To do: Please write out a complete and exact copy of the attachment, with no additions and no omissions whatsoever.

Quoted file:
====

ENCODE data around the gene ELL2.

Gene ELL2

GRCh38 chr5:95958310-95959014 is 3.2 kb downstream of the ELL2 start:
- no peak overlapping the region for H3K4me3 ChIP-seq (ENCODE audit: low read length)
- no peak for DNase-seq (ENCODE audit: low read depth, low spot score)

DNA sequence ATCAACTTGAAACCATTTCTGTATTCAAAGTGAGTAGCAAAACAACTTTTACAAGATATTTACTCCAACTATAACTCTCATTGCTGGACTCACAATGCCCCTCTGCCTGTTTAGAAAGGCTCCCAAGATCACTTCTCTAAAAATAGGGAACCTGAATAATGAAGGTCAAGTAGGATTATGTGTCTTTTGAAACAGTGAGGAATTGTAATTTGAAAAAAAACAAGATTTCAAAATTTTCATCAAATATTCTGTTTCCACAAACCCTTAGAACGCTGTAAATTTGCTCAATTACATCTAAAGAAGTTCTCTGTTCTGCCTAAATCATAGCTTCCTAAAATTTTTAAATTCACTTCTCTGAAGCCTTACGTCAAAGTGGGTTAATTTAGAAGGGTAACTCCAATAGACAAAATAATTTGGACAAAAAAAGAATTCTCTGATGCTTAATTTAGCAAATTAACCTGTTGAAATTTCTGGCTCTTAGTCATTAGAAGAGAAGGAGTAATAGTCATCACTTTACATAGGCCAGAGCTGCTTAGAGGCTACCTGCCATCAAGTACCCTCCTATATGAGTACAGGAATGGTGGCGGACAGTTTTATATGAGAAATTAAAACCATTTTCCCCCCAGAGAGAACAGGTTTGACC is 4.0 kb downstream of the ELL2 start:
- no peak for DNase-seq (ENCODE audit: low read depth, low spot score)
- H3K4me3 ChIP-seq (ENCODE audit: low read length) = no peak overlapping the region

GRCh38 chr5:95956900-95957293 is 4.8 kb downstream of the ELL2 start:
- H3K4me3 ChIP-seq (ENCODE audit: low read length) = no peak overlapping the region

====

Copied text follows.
ENCODE data around the gene ELL2.

Gene ELL2

GRCh38 chr5:95958310-95959014 is 3.2 kb downstream of the ELL2 start:
- no peak overlapping the region for H3K4me3 ChIP-seq (ENCODE audit: low read length)
- no peak for DNase-seq (ENCODE audit: low read depth, low spot score)

DNA sequence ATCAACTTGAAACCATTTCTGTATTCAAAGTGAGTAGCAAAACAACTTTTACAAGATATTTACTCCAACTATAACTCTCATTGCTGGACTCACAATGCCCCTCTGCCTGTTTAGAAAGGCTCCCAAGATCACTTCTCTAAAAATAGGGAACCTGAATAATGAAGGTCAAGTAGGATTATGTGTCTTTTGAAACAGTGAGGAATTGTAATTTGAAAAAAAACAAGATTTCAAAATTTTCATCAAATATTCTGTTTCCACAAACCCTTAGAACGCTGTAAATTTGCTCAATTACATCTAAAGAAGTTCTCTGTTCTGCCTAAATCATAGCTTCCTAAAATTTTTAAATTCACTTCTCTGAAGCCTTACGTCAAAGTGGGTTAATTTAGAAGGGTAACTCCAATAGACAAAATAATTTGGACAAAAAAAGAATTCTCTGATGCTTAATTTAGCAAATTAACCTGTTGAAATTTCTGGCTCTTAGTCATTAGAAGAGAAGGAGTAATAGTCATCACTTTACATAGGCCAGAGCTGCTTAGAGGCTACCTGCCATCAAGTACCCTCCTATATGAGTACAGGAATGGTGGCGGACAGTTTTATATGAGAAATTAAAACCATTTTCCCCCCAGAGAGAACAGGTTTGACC is 4.0 kb downstream of the ELL2 start:
- no peak for DNase-seq (ENCODE audit: low read depth, low spot score)
- H3K4me3 ChIP-seq (ENCODE audit: low read length) = no peak overlapping the region

GRCh38 chr5:95956900-95957293 is 4.8 kb downstream of the ELL2 start:
- H3K4me3 ChIP-seq (ENCODE audit: low read length) = no peak overlapping the region